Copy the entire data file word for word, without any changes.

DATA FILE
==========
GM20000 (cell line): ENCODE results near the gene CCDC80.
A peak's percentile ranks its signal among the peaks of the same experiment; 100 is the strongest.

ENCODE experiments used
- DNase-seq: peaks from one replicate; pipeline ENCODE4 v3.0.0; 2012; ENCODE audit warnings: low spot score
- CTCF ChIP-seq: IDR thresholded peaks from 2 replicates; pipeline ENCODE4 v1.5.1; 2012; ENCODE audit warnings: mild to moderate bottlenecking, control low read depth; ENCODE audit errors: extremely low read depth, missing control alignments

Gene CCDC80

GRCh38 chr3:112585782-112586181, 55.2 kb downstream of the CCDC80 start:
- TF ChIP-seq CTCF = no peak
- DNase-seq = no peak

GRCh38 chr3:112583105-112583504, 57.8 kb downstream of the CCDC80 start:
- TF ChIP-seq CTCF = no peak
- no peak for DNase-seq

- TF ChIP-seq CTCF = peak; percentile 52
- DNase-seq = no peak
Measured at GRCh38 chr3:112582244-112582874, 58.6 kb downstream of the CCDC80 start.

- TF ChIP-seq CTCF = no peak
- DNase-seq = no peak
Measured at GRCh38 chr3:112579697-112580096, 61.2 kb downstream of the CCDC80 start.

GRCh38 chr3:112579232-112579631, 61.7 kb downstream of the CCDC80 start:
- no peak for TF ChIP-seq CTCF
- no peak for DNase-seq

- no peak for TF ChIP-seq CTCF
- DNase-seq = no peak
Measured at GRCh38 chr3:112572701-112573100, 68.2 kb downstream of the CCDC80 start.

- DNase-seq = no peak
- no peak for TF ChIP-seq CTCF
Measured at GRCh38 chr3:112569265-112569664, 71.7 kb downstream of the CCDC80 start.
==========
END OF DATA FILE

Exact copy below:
GM20000 (cell line): ENCODE results near the gene CCDC80.
A peak's percentile ranks its signal among the peaks of the same experiment; 100 is the strongest.

ENCODE experiments used
- DNase-seq: peaks from one replicate; pipeline ENCODE4 v3.0.0; 2012; ENCODE audit warnings: low spot score
- CTCF ChIP-seq: IDR thresholded peaks from 2 replicates; pipeline ENCODE4 v1.5.1; 2012; ENCODE audit warnings: mild to moderate bottlenecking, control low read depth; ENCODE audit errors: extremely low read depth, missing control alignments

Gene CCDC80

GRCh38 chr3:112585782-112586181, 55.2 kb downstream of the CCDC80 start:
- TF ChIP-seq CTCF = no peak
- DNase-seq = no peak

GRCh38 chr3:112583105-112583504, 57.8 kb downstream of the CCDC80 start:
- TF ChIP-seq CTCF = no peak
- no peak for DNase-seq

- TF ChIP-seq CTCF = peak; percentile 52
- DNase-seq = no peak
Measured at GRCh38 chr3:112582244-112582874, 58.6 kb downstream of the CCDC80 start.

- TF ChIP-seq CTCF = no peak
- DNase-seq = no peak
Measured at GRCh38 chr3:112579697-112580096, 61.2 kb downstream of the CCDC80 start.

GRCh38 chr3:112579232-112579631, 61.7 kb downstream of the CCDC80 start:
- no peak for TF ChIP-seq CTCF
- no peak for DNase-seq

- no peak for TF ChIP-seq CTCF
- DNase-seq = no peak
Measured at GRCh38 chr3:112572701-112573100, 68.2 kb downstream of the CCDC80 start.

- DNase-seq = no peak
- no peak for TF ChIP-seq CTCF
Measured at GRCh38 chr3:112569265-112569664, 71.7 kb downstream of the CCDC80 start.